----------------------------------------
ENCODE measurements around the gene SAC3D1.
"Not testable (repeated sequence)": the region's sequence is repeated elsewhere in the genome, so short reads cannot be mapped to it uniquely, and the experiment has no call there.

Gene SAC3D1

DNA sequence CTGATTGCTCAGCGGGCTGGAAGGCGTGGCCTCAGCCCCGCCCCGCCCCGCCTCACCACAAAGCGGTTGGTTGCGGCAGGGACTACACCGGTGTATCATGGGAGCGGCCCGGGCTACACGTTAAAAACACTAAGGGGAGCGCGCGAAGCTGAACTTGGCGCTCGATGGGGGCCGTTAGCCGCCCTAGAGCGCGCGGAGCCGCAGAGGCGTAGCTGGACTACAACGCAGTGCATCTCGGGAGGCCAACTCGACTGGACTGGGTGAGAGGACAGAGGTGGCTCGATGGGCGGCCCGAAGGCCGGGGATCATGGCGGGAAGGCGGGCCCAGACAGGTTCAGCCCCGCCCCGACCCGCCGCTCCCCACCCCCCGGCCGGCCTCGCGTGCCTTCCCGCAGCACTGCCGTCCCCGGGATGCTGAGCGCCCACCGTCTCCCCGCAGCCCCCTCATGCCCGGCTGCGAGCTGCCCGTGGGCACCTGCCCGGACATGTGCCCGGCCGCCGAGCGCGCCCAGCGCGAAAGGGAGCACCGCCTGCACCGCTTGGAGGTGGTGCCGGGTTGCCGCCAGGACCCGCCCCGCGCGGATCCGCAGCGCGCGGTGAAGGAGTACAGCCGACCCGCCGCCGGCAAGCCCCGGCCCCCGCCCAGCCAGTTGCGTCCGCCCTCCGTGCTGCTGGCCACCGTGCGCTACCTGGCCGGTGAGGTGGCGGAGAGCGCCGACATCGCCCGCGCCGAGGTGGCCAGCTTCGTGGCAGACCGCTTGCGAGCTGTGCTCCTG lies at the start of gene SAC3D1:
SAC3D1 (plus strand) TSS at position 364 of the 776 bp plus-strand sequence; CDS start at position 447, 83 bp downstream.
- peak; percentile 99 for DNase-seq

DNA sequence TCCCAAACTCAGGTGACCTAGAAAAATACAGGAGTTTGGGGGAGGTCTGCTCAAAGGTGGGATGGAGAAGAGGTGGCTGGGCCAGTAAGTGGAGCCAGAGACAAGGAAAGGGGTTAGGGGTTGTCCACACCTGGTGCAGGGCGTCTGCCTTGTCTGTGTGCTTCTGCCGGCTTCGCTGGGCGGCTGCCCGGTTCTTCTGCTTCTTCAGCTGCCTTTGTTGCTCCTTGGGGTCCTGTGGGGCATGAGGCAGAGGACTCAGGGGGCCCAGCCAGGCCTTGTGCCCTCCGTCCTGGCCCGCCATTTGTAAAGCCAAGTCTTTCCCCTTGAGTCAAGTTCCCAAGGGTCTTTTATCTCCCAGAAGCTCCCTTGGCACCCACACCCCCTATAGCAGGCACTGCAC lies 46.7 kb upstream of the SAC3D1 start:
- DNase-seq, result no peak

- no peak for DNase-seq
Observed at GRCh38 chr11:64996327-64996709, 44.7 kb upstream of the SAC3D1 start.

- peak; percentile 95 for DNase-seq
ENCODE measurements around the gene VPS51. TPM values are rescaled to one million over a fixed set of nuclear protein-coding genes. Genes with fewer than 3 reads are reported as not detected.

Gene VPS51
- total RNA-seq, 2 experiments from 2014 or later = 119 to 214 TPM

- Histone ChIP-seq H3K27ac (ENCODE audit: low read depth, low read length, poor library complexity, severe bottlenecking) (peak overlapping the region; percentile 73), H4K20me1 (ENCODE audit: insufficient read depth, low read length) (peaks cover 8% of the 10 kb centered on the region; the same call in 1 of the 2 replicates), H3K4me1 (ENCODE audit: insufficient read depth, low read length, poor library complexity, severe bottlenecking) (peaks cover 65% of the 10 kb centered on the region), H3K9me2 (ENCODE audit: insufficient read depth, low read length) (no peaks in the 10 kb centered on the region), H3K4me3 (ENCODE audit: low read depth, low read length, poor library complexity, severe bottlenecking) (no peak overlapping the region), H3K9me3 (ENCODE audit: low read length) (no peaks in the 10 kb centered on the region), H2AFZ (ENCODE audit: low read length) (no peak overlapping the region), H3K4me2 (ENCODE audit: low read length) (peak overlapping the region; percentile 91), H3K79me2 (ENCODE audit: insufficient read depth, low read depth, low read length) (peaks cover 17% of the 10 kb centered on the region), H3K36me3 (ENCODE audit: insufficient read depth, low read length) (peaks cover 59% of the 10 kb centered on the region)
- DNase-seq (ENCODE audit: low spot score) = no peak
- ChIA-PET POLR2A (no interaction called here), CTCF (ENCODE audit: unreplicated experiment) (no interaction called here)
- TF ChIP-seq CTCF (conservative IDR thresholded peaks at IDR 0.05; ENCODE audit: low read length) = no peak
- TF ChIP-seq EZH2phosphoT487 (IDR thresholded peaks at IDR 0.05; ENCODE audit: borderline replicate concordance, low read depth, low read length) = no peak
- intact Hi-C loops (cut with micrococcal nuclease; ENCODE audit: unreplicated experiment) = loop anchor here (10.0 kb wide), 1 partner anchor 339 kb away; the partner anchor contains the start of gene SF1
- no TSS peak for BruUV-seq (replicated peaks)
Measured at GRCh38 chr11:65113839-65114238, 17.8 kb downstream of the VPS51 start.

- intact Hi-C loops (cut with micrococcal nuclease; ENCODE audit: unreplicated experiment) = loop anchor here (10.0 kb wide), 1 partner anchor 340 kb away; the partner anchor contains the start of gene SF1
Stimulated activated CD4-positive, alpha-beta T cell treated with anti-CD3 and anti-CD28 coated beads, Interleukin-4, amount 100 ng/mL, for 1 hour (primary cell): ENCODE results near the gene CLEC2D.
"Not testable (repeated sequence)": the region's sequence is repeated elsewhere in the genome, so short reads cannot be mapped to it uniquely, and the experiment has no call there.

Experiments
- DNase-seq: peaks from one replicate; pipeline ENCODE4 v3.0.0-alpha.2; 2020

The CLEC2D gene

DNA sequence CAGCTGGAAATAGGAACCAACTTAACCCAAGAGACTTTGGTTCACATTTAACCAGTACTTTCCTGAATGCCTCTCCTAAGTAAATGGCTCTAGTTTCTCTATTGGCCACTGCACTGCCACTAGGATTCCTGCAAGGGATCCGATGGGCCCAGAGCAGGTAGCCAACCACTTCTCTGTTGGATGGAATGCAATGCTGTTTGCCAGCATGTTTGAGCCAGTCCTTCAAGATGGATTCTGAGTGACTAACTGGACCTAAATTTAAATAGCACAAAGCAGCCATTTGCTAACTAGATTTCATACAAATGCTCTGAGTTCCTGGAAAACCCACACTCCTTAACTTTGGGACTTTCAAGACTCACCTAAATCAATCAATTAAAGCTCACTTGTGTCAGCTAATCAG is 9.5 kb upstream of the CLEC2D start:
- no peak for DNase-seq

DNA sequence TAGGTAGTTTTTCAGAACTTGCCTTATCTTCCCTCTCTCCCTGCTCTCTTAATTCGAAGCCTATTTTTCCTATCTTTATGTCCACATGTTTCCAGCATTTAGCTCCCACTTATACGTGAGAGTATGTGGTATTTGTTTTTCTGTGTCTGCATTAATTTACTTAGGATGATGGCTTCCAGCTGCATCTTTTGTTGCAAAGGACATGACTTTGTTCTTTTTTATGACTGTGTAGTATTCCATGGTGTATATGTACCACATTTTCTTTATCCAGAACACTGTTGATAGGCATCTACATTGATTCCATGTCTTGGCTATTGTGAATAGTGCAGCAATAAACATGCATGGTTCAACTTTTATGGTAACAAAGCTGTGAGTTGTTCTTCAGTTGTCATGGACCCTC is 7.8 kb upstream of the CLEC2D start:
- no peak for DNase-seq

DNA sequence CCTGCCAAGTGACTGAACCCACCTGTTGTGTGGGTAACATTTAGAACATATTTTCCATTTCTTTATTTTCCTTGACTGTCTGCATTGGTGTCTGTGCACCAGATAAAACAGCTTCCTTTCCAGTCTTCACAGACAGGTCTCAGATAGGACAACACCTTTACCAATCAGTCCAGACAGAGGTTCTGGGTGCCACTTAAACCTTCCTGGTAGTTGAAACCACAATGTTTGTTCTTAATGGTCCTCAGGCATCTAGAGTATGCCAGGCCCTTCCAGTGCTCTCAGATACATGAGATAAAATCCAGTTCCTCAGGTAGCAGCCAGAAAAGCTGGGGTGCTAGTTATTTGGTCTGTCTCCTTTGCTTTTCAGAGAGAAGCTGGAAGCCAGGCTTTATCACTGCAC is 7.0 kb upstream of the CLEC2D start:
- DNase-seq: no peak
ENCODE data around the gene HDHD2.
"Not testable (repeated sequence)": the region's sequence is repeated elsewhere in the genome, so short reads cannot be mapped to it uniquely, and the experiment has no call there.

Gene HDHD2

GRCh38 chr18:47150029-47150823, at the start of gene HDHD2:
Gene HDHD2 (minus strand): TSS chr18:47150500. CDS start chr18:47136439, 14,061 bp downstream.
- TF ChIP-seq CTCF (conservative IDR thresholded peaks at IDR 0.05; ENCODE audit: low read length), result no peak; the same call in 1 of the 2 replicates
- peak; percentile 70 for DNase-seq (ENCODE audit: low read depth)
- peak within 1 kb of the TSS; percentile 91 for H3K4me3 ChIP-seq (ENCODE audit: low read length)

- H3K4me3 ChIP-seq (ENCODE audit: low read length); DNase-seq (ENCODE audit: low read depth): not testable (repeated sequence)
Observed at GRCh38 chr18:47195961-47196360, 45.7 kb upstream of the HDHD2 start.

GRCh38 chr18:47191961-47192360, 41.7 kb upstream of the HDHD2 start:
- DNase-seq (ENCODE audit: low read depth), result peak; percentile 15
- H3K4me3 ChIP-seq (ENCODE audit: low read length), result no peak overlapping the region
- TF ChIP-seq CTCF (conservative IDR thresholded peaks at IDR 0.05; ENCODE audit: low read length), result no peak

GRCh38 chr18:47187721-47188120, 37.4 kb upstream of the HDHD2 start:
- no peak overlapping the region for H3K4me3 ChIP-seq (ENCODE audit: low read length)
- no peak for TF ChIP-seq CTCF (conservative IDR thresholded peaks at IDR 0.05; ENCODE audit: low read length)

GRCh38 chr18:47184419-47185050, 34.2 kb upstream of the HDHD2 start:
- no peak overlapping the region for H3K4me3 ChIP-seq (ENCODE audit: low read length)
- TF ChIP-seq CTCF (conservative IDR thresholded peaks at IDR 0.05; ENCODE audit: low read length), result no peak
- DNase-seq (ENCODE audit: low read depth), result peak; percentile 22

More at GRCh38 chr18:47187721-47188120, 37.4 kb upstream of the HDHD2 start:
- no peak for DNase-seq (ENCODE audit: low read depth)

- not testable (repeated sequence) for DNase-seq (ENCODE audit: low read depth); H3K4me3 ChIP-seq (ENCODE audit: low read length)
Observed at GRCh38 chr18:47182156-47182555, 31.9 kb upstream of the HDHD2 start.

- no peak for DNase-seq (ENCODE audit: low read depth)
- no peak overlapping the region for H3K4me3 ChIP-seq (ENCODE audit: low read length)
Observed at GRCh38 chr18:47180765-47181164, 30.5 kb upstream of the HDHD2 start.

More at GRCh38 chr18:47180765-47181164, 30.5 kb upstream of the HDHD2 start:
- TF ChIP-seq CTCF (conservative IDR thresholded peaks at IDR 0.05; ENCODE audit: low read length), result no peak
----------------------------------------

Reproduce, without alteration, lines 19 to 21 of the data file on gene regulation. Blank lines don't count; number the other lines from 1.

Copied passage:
- TF ChIP-seq EZH2phosphoT487 (IDR thresholded peaks at IDR 0.05; ENCODE audit: borderline replicate concordance, low read depth, low read length) = no peak
- intact Hi-C loops (cut with micrococcal nuclease; ENCODE audit: unreplicated experiment) = loop anchor here (10.0 kb wide), 1 partner anchor 339 kb away; the partner anchor contains the start of gene SF1
- no TSS peak for BruUV-seq (replicated peaks)